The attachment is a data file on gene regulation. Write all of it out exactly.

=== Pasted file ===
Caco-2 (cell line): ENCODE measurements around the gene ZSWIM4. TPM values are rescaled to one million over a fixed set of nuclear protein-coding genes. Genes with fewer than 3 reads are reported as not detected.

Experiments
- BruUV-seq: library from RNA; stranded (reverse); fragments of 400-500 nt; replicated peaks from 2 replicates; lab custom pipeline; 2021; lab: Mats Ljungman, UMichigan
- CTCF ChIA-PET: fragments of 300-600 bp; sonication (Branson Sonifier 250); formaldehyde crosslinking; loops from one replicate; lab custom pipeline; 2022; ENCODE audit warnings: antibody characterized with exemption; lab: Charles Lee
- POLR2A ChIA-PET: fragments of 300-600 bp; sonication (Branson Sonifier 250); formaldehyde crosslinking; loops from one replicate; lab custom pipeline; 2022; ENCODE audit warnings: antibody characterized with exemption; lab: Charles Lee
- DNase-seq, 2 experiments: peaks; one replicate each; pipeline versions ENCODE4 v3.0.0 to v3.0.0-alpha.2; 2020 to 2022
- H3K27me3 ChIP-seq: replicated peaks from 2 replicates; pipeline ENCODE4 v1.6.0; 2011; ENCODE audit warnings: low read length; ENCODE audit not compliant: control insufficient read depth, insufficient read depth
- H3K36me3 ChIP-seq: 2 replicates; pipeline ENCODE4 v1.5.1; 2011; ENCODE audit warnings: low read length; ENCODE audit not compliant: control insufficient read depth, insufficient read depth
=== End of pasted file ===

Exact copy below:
Caco-2 (cell line): ENCODE measurements around the gene ZSWIM4. TPM values are rescaled to one million over a fixed set of nuclear protein-coding genes. Genes with fewer than 3 reads are reported as not detected.

Experiments
- BruUV-seq: library from RNA; stranded (reverse); fragments of 400-500 nt; replicated peaks from 2 replicates; lab custom pipeline; 2021; lab: Mats Ljungman, UMichigan
- CTCF ChIA-PET: fragments of 300-600 bp; sonication (Branson Sonifier 250); formaldehyde crosslinking; loops from one replicate; lab custom pipeline; 2022; ENCODE audit warnings: antibody characterized with exemption; lab: Charles Lee
- POLR2A ChIA-PET: fragments of 300-600 bp; sonication (Branson Sonifier 250); formaldehyde crosslinking; loops from one replicate; lab custom pipeline; 2022; ENCODE audit warnings: antibody characterized with exemption; lab: Charles Lee
- DNase-seq, 2 experiments: peaks; one replicate each; pipeline versions ENCODE4 v3.0.0 to v3.0.0-alpha.2; 2020 to 2022
- H3K27me3 ChIP-seq: replicated peaks from 2 replicates; pipeline ENCODE4 v1.6.0; 2011; ENCODE audit warnings: low read length; ENCODE audit not compliant: control insufficient read depth, insufficient read depth
- H3K36me3 ChIP-seq: 2 replicates; pipeline ENCODE4 v1.5.1; 2011; ENCODE audit warnings: low read length; ENCODE audit not compliant: control insufficient read depth, insufficient read depth